Image: Madeline ReeceFragments (detail), 2016, oil on canvas paper, courtesy of the artist.



Brad Harkin (SA)

Curated by Joanna Kitto as part of City of Adelaide’s Emerging Curator Program.

9 June - 31 July 2016

Brad Harkin’s work across sound and sculpture explores the dissemination of knowledge between generations and the impact of fragmented exchange. In Cultural Precinct, Harkin continues an ongoing examination of contemporary botanical research into the origin of the Red Cabbage Palm in Australia’s Central Desert, and its corroboration by the local communities who have known the provenance of the plant for thousands of years. Through this multi-layered installation, Harkin addresses the connections between Indigenous knowledge and scientific ‘discovery’, and the reconstruction of cultural identity.

Brad Harkin is an emerging Adelaide-based artist, completing a Bachelor of Visual Arts at the University of South Australia during 2015. He has exhibited at spaces such as the Contemporary Art Centre of South Australia, Adelaide Festival Centre and University of South Australia.  Harkin has worked at leading visual art institutions such as the Australian Experimental Art Foundation and Tandanya, National Aboriginal Cultural Institute as an exhibition installer and gallery manager. In 2012, Harkin was the recipient of the Wesfarmers Arts Indigenous Fellowship with the National Gallery of Australia.

This exhibition is presented as part of the 2016 NAIDOC Week celebrations (3 – 10 July). 

Image: Brad HarkinCultural Precinct (detail), 2016, multimedia, sculptural installation, .45 seconds, courtesy of the artist.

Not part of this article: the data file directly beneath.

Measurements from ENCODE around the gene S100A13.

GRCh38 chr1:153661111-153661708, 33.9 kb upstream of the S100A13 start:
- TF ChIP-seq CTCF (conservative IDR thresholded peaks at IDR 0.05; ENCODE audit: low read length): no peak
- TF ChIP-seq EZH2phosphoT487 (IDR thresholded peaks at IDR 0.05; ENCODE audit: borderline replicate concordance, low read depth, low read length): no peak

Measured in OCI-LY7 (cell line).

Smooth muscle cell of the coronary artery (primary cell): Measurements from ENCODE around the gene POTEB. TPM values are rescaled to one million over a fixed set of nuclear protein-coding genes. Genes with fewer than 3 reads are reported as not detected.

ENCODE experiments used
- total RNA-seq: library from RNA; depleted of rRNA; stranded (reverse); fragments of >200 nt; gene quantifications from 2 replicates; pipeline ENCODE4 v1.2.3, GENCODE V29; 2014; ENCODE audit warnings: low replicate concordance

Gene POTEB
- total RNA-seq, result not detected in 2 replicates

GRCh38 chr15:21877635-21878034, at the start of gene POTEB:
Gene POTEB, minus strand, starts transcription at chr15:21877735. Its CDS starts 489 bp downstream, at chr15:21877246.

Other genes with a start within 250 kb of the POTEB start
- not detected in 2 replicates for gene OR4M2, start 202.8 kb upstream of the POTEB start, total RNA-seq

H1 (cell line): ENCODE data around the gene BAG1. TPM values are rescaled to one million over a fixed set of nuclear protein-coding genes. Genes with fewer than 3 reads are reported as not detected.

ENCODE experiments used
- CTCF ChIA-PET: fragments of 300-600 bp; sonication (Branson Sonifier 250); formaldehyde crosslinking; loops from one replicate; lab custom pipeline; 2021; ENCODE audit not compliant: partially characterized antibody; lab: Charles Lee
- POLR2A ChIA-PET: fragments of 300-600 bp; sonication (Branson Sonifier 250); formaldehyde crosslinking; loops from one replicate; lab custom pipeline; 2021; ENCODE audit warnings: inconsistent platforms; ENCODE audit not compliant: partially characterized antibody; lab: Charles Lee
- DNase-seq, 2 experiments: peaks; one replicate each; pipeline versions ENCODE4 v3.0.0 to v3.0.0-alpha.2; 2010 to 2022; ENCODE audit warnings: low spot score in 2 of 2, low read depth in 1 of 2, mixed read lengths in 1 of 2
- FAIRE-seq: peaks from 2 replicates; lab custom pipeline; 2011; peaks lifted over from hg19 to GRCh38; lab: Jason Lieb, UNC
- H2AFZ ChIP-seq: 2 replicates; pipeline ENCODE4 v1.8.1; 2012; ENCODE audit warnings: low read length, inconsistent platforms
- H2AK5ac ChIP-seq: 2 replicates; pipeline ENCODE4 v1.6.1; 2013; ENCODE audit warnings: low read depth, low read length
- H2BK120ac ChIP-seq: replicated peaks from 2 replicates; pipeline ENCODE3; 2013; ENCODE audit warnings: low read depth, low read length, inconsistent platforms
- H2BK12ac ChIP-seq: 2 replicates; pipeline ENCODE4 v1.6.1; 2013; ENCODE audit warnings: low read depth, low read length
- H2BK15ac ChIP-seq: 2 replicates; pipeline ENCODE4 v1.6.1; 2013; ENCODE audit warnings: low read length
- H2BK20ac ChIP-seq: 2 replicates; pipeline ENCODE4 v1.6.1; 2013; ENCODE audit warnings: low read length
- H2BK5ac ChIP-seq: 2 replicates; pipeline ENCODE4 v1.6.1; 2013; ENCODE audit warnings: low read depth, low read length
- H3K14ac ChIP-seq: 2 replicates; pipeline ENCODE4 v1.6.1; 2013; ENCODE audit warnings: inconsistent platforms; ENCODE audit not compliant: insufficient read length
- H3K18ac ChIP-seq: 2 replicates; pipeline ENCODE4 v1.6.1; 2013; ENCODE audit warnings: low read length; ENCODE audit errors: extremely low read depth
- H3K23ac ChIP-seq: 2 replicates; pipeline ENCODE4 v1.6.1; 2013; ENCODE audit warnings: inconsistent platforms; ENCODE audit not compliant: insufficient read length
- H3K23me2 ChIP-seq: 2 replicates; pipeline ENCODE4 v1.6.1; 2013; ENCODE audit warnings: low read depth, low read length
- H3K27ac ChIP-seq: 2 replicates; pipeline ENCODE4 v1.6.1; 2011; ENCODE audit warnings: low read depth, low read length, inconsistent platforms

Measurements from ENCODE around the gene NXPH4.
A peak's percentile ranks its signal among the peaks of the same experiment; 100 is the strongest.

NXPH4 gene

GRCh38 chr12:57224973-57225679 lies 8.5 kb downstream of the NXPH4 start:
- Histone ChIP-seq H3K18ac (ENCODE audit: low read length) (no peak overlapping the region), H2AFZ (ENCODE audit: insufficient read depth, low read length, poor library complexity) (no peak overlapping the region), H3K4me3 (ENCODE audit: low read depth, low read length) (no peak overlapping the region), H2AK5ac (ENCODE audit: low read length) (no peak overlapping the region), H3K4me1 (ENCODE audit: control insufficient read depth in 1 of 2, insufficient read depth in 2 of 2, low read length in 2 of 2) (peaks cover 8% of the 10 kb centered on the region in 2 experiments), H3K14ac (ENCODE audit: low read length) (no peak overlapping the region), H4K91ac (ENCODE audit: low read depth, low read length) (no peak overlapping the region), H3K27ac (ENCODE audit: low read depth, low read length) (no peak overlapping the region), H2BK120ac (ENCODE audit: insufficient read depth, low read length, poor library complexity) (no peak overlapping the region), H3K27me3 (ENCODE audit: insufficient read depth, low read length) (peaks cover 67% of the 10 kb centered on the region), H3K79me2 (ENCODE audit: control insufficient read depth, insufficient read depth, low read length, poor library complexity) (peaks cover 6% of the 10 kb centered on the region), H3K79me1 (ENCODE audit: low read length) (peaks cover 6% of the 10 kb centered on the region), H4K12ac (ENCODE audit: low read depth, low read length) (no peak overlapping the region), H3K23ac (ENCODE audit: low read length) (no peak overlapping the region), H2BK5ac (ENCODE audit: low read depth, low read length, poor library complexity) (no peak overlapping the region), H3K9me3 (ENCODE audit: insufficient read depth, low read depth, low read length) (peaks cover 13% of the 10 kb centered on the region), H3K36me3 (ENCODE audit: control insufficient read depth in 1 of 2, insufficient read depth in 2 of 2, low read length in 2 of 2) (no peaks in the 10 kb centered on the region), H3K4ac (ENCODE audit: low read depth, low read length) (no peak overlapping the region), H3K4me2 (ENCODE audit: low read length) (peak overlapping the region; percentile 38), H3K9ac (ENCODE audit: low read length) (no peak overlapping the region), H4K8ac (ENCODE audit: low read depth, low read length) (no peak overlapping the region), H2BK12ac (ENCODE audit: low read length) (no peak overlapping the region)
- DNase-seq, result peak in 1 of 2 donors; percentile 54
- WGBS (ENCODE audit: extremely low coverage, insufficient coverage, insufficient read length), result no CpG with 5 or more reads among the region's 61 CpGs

Kaspar Schmidt Mumm (SA)

Curated by Joanna Kitto as part of City of Adelaide’s Emerging Curator Program.

14 April – 5 June 2016


The Flaming 'O'. Performance by Kaspar Schmidt Mumm. Video by Johanis Lyons-Reid.

Delight in the dazzling mind of Adelaide-based emerging artist Kaspar Schmidt Mumm (SA) in THE FLAMING 'O' - an installation based on a poem of the same name. Schmidt Mumm is known for his use of wild colour and rhythmic poetry and here, he brings the two together, inviting the viewer to enter his absurdist world. 


Emerging Curator Program

The Emerging Curator Program engages recent curatorial arts graduates and emerging curatorial practitioners of contemporary visual arts and crafts to further support their professional pathway and applied development. It allows emerging curators to gain vital practical experience by undertaking professional curatorial programming within the Adelaide Town Hall Main Foyer and the Art Pod.

For further information about the program, click here.


Further Information

Art Pod

25 Pirie Street, Adelaide
South Australia, 5000

Exhibitions viewable 24/7


Andrew Purvis, Emerging Curator
Tel: 08 8203 7244
.(JavaScript must be enabled to view this email address)

Logan Macdonald, Public Art Planner
Tel: 08 8203 7894
.(JavaScript must be enabled to view this email address)